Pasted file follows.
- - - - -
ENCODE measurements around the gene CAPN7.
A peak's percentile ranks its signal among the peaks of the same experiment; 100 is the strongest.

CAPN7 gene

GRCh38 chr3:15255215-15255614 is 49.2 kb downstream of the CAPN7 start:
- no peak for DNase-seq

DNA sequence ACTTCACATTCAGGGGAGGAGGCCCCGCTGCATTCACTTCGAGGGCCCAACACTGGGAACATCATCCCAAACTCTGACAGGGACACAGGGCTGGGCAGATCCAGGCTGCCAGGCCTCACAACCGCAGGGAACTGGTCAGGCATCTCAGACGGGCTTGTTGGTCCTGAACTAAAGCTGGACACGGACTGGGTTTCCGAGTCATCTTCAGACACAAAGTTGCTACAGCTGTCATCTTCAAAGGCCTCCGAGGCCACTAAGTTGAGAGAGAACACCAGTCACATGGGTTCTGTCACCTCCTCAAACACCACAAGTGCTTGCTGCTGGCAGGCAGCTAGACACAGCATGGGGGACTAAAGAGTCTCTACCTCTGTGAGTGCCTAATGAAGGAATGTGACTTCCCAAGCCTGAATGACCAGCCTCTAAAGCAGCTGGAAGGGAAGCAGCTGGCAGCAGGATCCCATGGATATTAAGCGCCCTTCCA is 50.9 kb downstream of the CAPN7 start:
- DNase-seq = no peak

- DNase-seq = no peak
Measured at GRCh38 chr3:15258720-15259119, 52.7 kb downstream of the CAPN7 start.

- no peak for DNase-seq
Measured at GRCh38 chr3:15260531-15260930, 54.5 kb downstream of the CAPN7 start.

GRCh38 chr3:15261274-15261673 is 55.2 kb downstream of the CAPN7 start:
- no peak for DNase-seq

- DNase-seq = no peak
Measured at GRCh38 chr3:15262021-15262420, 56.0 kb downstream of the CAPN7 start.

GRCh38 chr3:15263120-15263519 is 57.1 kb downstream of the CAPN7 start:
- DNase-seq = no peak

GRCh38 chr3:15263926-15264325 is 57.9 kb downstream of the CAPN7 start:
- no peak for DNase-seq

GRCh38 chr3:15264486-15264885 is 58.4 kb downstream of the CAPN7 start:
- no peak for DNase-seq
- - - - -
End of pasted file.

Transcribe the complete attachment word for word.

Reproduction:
ENCODE measurements around the gene CAPN7.
A peak's percentile ranks its signal among the peaks of the same experiment; 100 is the strongest.

CAPN7 gene

GRCh38 chr3:15255215-15255614 is 49.2 kb downstream of the CAPN7 start:
- no peak for DNase-seq

DNA sequence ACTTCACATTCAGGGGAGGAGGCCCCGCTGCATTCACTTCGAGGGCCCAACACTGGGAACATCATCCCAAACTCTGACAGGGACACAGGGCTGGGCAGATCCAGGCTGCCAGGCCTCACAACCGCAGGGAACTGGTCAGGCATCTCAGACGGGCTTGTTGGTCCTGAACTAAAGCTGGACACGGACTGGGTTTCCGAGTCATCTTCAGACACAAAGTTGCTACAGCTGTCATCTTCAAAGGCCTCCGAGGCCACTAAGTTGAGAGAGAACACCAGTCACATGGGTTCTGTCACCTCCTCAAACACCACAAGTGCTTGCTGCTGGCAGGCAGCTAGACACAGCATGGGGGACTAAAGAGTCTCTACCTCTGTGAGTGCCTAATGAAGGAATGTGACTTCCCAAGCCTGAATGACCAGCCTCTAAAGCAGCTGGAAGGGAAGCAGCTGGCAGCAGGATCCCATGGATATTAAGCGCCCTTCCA is 50.9 kb downstream of the CAPN7 start:
- DNase-seq = no peak

- DNase-seq = no peak
Measured at GRCh38 chr3:15258720-15259119, 52.7 kb downstream of the CAPN7 start.

- no peak for DNase-seq
Measured at GRCh38 chr3:15260531-15260930, 54.5 kb downstream of the CAPN7 start.

GRCh38 chr3:15261274-15261673 is 55.2 kb downstream of the CAPN7 start:
- no peak for DNase-seq

- DNase-seq = no peak
Measured at GRCh38 chr3:15262021-15262420, 56.0 kb downstream of the CAPN7 start.

GRCh38 chr3:15263120-15263519 is 57.1 kb downstream of the CAPN7 start:
- DNase-seq = no peak

GRCh38 chr3:15263926-15264325 is 57.9 kb downstream of the CAPN7 start:
- no peak for DNase-seq

GRCh38 chr3:15264486-15264885 is 58.4 kb downstream of the CAPN7 start:
- no peak for DNase-seq